Military attacks in Yemen, taking place shortly after President Trump took office in January 2017, resulted in the death of a U.S. Navy SEAL Chief Petty Officer, William “Ryan” Owens. President Trump used this event to his advantage during his State of the Union Address by inviting and paying tribute to the SEAL’s widow, Carryn Owens. However, some argued that the Yemen raid was poorly planned and executed and that it unnecessarily risked civilian lives, including the lives of American soldiers.we should not, as President Trump may, naïvely expect for Daesh to disappear. Americans find military deployments shrouded in secrecy and some of their best dying in raids, it brings up the question of how President Trump is refraining from spilling American blood or putting “America first.”
In March 2017, deployments from Fort Bragg of 240 soldiers to Iraq from a Brigade of 2,000 soldiers at the ready for additional deployments reflects the freedom the Trump administration has granted to its commanders to move forces into the battle zone “without lengthy review in Washington.”10 The U.S also recently sent Army Rangers and a Marine artillery unit to Syria, with the Rangers “operating in the northern town of Manbij to deter Turkish-backed Syrian fighters from moving into the area” and the Marine artillery unit “providing firepower for the offensive to take the Tabaqa Dam and cut off the western approaches to Raqqa, which is being carried out by Syrian fighters backed by the United States.”11 In March of 2017, an Army platoon was deployed to Iraq to clear away roadside bombs12—a danger that will likely increase as Daesh cadres lose territory and increasingly revert to guerrilla warfare and terrorist attacks on civilian targets. Approximately 2,500 U.S. Army paratroopers are also expected to receive orders to deploy to Iraq and Syria.13 Deployments continue to rise as the U.S. build-up of troops in the Middle East mirrors what happened during the Vietnam war; despite President Trump’s claims to put America first and not involve American troops in global conflicts.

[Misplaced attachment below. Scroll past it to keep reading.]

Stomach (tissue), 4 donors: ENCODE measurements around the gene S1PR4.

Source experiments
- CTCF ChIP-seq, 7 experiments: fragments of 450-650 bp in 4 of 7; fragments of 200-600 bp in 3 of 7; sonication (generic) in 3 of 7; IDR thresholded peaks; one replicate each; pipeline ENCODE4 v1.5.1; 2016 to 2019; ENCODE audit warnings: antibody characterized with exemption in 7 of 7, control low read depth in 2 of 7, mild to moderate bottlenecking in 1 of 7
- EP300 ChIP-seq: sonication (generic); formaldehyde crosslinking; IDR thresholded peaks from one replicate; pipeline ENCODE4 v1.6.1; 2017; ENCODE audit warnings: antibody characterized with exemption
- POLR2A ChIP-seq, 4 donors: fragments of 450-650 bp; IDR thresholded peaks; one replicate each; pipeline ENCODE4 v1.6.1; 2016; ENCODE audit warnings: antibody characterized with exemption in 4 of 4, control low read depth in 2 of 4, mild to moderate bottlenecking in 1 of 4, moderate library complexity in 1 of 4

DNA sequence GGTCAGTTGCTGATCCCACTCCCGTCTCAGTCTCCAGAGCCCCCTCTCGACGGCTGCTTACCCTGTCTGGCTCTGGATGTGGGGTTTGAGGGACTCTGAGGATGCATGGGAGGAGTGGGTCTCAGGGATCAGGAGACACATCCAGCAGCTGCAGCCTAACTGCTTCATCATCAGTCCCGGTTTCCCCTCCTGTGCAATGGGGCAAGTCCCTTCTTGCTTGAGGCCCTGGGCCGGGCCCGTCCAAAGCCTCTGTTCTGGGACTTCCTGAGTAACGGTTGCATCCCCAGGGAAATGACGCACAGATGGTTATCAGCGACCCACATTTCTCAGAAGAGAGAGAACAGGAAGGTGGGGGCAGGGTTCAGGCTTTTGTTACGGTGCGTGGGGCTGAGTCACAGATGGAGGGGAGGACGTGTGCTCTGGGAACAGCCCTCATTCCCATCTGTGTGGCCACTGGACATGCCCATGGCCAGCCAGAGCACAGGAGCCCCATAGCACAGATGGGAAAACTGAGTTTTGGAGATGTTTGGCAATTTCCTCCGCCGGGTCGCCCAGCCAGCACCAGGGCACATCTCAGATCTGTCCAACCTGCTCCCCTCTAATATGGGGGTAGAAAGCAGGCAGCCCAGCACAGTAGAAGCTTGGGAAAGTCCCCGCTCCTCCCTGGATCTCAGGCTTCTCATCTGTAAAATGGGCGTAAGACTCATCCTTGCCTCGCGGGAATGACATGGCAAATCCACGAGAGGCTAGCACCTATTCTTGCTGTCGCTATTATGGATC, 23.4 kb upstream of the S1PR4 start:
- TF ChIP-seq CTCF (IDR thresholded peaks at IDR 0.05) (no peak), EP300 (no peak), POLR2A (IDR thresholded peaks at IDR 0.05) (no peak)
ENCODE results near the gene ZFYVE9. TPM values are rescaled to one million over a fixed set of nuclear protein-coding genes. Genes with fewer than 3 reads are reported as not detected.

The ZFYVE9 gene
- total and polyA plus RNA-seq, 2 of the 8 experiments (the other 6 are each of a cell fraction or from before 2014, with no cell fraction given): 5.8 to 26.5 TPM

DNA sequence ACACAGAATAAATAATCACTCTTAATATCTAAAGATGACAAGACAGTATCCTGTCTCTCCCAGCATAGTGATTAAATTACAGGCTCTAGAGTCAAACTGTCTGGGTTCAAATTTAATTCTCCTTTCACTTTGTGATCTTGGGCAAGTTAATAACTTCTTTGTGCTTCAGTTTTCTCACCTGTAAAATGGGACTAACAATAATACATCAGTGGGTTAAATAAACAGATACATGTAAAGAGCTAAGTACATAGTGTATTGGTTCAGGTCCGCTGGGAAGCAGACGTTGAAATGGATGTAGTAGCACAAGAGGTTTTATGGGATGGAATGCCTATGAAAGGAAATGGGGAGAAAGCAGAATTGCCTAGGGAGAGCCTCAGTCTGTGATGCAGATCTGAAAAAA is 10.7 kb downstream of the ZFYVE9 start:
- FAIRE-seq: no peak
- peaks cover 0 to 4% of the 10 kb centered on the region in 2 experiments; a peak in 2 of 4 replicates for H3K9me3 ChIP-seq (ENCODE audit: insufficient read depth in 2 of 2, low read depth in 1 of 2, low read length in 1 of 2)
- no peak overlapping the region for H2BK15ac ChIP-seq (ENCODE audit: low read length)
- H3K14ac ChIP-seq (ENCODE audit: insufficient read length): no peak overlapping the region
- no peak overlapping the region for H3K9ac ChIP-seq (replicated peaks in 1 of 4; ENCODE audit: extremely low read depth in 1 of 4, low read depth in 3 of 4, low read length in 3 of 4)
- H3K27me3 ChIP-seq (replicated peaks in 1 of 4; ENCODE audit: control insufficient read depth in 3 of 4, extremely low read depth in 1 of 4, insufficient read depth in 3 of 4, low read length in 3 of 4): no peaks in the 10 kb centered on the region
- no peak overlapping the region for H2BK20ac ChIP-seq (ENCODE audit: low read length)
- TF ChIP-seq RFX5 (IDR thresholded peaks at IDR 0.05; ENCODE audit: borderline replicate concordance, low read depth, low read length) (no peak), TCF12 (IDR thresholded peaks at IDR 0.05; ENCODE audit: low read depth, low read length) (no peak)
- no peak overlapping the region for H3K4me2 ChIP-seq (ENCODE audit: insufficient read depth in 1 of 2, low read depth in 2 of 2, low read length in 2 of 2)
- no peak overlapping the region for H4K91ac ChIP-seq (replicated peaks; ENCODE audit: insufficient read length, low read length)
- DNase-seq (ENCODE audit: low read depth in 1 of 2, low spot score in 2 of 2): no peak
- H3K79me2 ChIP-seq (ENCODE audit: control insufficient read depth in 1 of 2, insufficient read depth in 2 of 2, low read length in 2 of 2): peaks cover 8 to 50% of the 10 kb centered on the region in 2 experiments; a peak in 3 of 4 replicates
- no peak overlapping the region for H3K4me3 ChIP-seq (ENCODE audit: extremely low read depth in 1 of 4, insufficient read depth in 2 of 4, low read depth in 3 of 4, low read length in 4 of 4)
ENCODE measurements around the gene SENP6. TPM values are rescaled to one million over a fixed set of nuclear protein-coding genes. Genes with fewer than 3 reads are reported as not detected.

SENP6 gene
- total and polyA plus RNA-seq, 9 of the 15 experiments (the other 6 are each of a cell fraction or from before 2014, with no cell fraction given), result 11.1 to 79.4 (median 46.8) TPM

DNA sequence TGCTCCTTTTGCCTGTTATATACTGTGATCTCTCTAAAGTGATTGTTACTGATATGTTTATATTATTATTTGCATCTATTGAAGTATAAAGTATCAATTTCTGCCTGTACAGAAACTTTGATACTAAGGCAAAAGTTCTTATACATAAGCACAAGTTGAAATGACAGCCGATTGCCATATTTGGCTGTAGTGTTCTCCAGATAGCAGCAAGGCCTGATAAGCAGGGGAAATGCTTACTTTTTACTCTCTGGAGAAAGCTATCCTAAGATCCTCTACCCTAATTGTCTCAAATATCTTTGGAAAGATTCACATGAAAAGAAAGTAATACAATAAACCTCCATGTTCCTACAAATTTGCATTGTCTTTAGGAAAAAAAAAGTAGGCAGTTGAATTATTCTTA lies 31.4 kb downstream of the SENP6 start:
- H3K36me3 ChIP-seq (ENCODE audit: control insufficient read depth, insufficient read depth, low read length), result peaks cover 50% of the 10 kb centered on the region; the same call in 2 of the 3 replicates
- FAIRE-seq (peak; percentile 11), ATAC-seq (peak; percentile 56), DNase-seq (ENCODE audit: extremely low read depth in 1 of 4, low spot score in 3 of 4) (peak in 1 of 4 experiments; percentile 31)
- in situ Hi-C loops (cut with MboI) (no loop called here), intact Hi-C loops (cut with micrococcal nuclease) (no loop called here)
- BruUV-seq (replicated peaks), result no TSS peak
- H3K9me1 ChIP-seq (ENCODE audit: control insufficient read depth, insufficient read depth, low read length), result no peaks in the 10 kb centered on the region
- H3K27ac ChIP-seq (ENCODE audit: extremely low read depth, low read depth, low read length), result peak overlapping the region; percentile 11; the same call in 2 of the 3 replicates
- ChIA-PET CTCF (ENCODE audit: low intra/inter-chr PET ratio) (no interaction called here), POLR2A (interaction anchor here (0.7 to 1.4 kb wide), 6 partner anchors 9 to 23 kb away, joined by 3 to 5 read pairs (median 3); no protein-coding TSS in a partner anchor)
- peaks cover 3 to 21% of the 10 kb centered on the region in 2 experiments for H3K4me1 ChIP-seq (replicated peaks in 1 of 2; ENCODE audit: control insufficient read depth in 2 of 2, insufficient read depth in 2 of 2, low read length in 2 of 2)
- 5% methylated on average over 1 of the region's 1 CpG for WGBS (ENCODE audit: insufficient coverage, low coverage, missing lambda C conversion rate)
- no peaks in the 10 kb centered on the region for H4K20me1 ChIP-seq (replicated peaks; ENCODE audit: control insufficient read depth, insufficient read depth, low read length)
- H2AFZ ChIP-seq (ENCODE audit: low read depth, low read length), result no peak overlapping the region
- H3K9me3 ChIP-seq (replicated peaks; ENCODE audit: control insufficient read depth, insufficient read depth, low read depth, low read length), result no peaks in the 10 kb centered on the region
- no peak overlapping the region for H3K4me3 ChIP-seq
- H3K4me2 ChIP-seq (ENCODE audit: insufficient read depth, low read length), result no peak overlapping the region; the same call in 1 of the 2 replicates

Many military analysts and figures agree that the territorial defeat of Daesh in Iraq is nearly complete, especially in light of the success achieved in ousting Daesh from many areas of Mosul in Iraq.14 In Syria, U.S.-backed Syrian Democratic Forces recently launched an operation to seize the Tabaqa Dam, an area near Raqqa where the Daesh Emni (intelligence and external attack operations) had its headquarters.15 Both operations have been supported by U.S. airstrikes, artillery helicopters and U.S. troops acting as advisors, although also shooting and being shot at even inside Mosul. The numbers of U.S. troops operating in Mosul was doubled in January 2017.
While the defeat of Mosul and Raqqa will make it difficult for Daesh to hold territory and have any semblance of a state, we should not, as President Trump may, naïvely expect for Daesh to disappear. In our research interviewing Daesh defectors globally, we have been told the plan is to shave beards and blend into society mounting urban guerrilla warfare and terrorist attacks17—like the one that occurred while we were in Baghdad in April, 2017. A truck bomb exploded at a checkpoint, igniting three additional tankers that were present to make that sort of conflagration. More attacks of this type are expected in Iraq, as Daesh has cleverly stored explosives in secret locations. In Syria, reports are that Daesh is training female cadres in combat operations, placing sticky bombs and training as suicide operatives.18 Total defeat of Daesh will not be simple.
We must also keep in mind that the very security violations that gave rise to Daesh in the first place are still rife in both Syria and Iraq. Sunnis in Fallujah, Mosul, and other areas of Anbar raise concerns about serious human rights violations, killings, and disappearances of Sunnis, even women by Shia death squads. Videos shown by a former Sunni resistance fighter in Amman in November 2017 depicting a teenage boy being dragged by Shia militia members to a tank and run over by it for suspicion of being in Daesh, are circulated in the Sunni parts of Iraq and beyond, creating horror, fear, and sectarian distrust among Iraqis. One press person we interviewed in April 2017, an Iraqi in Erbil, stated she often video recorded the ongoing battle between Shia forces and Daesh, especially in the Mosul areas, but was never allowed to interview the detained Daesh fighters as they were shot immediately without any trials by the Shia troops. Similarly, others have told of witnessing Shia forces dragging dead Daesh cadres through the streets of Mosul or letting their bodies rot in place. Such actions are unlikely to create any sense of trust or security among Sunnis for the government of Iraq.